If the rUK stymies currency union plans, the SNP claims it will continue to use the pound anyway. This option—sterlingisation—is certainly feasible: there are 11 nations that use another country’s currency informally according to a recent IMF study. Kiribati, a Pacific archipelago, has used the Australian dollar since 1979. Montenegro, Kosovo and Andorra all use the euro despite not being members of the EU. Ecuador and El Salvador use the American dollar.
But there are two big problems with sterlingisation. With the Bank of England no longer responsible for Scotland, monetary policy would be set solely for rUK. If Scotland started to boom or slump but rUK was running well, the bank would not respond; the volatile oil industry means this is quite likely (see chart 2). The implications for Scotland’s financial-services industry could hardly be worse. Scotland is host to a large financial sector, which contributes 12.5% of its GDP. With no central bank supporting them, its banks and insurance companies would be seen as riskier investments and the cost of their borrowing would rise. Many would shift their headquarters to England taking highly paid staff and tax revenues with them.
Taking a punt
The best option sounds most radical: a new currency and new central bank. It is actually a very common step: 28 new central banks have been set up in the past 25 years. They sprang up rapidly in the 1990s as former Soviet and Yugoslav states gained independence. Iraq established a new bank and currency in 2003. Most recently Crimea has been attempting to set one up.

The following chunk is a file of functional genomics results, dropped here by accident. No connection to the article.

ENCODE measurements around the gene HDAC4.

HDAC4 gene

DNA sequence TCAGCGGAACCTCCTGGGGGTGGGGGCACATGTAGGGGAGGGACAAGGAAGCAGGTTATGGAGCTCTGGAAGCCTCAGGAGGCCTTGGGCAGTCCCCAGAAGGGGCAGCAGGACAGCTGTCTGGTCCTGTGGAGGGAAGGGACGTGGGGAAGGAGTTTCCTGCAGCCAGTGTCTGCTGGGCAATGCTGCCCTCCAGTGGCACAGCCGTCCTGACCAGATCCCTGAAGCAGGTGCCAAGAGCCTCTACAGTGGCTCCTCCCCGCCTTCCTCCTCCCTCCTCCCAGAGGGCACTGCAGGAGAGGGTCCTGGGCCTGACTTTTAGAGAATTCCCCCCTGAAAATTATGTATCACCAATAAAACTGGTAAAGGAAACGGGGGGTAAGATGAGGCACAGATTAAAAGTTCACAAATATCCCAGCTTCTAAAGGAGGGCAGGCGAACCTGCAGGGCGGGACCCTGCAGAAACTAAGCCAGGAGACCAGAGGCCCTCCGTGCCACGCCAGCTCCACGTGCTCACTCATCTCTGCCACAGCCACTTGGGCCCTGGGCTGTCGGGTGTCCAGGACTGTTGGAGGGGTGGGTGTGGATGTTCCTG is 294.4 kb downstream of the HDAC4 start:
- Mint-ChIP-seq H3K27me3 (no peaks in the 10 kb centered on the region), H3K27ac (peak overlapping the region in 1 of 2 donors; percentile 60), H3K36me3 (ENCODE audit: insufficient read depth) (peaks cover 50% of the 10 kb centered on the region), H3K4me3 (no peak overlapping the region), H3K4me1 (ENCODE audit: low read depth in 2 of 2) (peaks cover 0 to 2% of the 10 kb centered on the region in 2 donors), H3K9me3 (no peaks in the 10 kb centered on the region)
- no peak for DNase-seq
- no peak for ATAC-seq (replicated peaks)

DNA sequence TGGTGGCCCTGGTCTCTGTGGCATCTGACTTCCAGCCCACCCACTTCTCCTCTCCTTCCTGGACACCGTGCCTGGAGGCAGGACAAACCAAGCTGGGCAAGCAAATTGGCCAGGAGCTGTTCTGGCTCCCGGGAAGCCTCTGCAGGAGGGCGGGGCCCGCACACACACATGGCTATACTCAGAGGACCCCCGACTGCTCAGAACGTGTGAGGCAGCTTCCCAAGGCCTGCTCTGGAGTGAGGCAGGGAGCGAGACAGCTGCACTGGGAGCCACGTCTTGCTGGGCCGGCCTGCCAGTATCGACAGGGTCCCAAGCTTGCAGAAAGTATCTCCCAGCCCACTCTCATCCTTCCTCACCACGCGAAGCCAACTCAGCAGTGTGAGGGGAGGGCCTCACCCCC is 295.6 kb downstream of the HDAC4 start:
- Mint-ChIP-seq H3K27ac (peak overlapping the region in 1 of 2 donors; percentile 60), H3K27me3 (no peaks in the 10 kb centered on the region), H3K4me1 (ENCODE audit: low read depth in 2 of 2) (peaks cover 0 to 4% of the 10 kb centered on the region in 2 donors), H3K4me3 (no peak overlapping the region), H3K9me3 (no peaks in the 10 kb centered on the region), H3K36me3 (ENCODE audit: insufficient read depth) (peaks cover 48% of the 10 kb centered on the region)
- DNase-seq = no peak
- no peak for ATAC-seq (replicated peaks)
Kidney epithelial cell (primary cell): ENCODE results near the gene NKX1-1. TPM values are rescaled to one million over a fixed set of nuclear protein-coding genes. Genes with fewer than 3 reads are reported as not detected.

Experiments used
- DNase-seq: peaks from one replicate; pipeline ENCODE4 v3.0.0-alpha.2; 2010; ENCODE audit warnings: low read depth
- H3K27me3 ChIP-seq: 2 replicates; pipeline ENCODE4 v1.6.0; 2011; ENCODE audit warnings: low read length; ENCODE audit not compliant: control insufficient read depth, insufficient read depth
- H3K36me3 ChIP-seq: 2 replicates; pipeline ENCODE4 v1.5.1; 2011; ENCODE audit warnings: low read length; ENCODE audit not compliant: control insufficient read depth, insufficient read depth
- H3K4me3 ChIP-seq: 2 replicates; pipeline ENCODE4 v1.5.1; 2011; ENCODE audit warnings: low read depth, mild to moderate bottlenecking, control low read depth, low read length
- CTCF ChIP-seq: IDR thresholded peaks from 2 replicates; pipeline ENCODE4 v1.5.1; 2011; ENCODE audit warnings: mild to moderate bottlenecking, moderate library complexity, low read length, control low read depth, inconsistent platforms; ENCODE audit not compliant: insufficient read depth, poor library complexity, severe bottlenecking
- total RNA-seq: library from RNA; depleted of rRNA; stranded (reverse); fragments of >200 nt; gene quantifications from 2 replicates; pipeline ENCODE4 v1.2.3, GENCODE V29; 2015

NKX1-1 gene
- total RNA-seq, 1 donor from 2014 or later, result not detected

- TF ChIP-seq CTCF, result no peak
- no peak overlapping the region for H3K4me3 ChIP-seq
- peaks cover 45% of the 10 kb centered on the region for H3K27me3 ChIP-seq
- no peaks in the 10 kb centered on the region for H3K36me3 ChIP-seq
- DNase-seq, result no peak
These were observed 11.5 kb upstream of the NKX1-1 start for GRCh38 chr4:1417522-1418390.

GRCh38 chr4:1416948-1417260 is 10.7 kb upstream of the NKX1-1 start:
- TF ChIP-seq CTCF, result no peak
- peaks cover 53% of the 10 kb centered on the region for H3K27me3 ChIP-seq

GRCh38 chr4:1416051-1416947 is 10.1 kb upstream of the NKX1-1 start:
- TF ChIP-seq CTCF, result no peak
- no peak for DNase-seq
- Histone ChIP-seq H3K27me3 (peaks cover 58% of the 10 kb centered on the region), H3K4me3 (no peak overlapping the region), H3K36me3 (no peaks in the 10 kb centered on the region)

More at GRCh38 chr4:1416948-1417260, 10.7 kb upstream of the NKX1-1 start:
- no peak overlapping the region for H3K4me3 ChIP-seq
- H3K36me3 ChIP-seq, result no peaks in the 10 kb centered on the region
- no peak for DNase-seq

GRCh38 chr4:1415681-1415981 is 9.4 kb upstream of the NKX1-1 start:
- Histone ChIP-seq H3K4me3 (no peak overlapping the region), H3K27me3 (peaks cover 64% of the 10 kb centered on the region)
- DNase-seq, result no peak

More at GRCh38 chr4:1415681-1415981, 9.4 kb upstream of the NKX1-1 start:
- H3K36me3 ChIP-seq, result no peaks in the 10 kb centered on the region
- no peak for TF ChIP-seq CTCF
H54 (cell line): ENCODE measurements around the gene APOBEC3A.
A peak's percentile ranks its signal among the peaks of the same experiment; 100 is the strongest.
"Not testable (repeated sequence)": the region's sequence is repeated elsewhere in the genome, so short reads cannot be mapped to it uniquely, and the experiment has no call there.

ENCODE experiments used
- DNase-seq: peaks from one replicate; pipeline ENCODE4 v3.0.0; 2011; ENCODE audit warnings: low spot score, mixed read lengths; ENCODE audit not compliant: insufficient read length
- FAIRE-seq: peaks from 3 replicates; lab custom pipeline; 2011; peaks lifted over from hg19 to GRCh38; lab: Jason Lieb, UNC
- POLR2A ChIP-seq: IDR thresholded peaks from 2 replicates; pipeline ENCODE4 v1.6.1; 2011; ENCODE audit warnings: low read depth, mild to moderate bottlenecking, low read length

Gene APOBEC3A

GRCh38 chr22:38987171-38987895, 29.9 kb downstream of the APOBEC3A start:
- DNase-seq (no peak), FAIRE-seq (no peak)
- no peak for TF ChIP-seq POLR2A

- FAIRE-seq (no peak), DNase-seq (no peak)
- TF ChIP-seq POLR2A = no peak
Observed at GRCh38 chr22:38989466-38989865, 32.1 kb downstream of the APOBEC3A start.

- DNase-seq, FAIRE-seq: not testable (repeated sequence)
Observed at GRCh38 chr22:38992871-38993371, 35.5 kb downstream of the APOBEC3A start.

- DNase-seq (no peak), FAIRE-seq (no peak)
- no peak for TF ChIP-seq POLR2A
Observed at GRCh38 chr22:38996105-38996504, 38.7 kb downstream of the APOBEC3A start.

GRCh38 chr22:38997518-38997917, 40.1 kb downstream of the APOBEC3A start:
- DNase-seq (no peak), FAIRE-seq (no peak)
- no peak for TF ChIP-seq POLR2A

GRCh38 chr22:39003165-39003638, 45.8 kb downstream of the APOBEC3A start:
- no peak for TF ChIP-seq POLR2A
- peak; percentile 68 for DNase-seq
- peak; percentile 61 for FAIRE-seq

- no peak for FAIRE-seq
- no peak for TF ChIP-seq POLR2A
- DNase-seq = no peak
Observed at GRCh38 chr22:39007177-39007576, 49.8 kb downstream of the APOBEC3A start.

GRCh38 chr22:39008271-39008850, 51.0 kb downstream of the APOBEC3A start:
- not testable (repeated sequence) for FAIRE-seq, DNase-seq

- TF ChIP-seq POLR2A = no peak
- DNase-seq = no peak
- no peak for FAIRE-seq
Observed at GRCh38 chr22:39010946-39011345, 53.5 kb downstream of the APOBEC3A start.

These innovators give blueprints Scotland could follow. When Estonia gained independence in August 1991, the government decided to create a new currency to replace the rouble. Less than a year later, in June 1992, deposits held in Estonian banks were redenominated, from roubles to kroons. Special counters at the new central bank were opened to allow residents to swap the old currency for the new one. As a show of confidence in the kroon, residents were also permitted to switch roubles for German marks, a strong currency. The scheme, reviewed in a 2002 IMF paper, worked well: the switch to a new central bank and currency took a week.
An independent Scotland should be able to follow this example. It will have more time to plan: fully 18 months between the vote and independence, which would come in May 2016. Scottish notes already circulate, and production could easily be scaled up. The new country’s share of Britain’s foreign-exchange reserves—around £9 billion—would provide credibility.
Deciding how the new currency should be managed would be more complicated. Poland and the Czech Republic quickly adopted inflation targets, allowing their exchange rates to float. But in order to smooth trade in the new country’s early years, it would be better to fix the exchange rate against the pound, according to Angus Armstrong and Monique Ebell of NIESR, a think-tank. This would require the SNP to rein in its spending plans. If it did not, Scotland’s expanding deficit might prompt a run on the new currency. But at least such austerity would be in support of a gleaming new currency, rather than to keep in step with grubby old English money.